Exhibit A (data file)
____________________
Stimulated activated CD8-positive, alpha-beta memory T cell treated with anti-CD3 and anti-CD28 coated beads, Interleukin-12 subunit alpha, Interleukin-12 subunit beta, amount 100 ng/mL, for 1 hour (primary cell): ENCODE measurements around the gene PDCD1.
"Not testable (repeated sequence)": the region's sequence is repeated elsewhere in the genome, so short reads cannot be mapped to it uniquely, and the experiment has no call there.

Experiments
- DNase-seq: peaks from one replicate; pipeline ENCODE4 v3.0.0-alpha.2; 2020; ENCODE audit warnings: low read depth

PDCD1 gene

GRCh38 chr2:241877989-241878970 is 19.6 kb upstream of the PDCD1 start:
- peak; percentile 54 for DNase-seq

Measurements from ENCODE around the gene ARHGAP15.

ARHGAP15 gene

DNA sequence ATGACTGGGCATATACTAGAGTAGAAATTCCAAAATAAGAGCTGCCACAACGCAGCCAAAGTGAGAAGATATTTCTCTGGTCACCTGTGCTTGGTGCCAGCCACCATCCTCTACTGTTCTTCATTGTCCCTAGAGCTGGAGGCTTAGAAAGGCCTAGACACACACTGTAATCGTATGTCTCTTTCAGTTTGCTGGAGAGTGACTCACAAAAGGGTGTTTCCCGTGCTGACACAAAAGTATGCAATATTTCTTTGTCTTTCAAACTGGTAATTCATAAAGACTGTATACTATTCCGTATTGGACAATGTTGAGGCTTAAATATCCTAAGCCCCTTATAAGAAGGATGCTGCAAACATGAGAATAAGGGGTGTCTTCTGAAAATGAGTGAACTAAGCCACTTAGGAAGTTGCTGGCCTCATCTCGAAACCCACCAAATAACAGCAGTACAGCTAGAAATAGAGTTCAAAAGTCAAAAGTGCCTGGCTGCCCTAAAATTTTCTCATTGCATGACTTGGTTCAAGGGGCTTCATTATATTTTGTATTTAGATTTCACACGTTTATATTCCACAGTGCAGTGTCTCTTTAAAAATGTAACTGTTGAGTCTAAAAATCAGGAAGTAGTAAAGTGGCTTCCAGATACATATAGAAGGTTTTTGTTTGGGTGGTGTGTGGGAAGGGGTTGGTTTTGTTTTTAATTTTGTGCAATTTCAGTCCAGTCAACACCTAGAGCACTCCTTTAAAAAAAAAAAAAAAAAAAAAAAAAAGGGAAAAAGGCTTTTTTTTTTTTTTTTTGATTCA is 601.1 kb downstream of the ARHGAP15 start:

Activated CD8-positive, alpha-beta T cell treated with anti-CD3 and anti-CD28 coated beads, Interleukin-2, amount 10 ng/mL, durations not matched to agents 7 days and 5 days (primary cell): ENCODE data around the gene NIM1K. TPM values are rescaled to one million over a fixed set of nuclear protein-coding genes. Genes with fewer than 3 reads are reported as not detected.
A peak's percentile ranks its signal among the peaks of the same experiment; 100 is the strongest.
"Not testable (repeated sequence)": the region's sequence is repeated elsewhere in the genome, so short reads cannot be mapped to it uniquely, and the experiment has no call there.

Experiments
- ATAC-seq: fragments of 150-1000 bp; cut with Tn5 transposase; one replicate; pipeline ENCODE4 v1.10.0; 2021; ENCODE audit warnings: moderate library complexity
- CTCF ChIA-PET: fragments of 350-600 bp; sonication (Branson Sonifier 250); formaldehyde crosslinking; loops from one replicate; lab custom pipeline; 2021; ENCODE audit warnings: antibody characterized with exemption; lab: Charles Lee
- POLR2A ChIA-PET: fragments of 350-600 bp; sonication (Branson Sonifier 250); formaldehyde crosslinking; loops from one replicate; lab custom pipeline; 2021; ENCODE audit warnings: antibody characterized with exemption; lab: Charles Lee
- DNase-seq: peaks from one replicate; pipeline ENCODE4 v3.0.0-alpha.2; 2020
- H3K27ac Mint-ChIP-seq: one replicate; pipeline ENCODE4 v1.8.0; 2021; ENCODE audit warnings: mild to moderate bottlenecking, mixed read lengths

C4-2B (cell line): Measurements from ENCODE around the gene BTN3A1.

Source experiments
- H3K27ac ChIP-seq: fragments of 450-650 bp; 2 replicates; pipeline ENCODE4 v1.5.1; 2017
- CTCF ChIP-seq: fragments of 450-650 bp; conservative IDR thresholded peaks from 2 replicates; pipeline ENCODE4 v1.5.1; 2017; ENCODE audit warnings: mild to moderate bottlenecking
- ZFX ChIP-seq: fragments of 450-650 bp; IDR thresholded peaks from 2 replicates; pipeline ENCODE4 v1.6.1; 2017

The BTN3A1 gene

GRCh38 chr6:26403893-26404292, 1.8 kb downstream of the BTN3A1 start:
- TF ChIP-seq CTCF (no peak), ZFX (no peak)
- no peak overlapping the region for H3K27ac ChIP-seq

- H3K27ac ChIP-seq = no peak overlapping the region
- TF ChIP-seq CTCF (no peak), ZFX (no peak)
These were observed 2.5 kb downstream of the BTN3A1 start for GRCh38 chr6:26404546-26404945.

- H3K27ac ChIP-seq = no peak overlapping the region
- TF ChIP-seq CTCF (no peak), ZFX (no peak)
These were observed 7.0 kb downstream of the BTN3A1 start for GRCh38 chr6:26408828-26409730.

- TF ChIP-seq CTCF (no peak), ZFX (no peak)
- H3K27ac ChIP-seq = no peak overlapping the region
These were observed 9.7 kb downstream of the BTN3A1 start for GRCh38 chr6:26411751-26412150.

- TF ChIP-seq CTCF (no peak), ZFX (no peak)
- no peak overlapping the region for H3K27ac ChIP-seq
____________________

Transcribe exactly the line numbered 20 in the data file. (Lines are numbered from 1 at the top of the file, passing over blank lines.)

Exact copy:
C4-2B (cell line): Measurements from ENCODE around the gene BTN3A1.